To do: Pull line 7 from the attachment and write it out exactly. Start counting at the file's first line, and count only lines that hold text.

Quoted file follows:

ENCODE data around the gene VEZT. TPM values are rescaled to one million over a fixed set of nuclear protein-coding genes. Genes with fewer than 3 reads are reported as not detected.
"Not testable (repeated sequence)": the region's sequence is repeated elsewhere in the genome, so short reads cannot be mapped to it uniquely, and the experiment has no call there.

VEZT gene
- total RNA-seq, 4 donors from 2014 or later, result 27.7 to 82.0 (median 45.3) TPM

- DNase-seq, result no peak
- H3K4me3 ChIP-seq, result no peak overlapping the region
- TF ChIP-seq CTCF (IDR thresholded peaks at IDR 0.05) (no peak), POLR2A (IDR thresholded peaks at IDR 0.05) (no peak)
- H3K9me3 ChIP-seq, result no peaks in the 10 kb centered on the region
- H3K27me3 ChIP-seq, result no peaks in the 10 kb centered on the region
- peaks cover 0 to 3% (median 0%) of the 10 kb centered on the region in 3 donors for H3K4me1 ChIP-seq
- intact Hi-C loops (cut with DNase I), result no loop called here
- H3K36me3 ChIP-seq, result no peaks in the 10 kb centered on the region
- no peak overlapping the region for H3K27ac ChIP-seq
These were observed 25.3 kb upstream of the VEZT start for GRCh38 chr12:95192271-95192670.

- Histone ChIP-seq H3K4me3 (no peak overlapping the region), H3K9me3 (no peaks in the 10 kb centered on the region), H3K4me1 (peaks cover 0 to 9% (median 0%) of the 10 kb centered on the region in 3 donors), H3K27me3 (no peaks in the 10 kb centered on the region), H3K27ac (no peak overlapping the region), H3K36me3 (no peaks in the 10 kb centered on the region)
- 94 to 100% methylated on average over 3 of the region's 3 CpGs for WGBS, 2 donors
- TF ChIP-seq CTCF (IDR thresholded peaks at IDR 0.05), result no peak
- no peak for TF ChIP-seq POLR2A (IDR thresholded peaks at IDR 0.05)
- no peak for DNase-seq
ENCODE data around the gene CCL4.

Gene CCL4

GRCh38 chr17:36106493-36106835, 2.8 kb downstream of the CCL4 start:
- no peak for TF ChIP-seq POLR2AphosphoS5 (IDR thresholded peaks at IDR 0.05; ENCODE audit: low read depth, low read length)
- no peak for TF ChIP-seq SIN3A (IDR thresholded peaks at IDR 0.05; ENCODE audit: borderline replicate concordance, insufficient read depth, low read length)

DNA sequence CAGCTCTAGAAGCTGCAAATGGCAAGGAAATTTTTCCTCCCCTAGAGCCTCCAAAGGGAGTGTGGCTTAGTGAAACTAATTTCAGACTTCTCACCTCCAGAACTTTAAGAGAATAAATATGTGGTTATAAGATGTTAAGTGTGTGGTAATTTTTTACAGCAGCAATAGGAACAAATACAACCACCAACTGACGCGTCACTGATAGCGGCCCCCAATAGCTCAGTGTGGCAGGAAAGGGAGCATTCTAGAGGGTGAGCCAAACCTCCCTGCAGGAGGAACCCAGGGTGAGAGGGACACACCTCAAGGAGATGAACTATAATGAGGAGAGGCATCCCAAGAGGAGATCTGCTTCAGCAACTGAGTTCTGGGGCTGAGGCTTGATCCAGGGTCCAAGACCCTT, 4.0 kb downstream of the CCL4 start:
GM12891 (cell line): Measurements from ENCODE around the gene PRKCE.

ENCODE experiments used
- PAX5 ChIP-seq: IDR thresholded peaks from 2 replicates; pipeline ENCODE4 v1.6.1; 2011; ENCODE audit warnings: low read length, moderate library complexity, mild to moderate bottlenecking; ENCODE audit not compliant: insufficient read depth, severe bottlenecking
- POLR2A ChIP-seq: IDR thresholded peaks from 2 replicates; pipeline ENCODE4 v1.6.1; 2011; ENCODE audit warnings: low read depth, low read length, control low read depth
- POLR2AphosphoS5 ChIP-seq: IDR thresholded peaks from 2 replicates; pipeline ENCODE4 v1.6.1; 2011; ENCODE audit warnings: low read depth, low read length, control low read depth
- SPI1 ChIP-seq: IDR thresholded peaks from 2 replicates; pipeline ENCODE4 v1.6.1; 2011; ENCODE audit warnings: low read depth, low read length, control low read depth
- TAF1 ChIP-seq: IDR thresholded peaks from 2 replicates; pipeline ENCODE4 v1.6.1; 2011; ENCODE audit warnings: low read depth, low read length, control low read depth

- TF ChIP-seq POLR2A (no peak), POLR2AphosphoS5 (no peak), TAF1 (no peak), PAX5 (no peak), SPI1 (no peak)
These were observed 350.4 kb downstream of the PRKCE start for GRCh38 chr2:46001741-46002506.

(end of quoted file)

- TF ChIP-seq CTCF (IDR thresholded peaks at IDR 0.05) (no peak), POLR2A (IDR thresholded peaks at IDR 0.05) (no peak)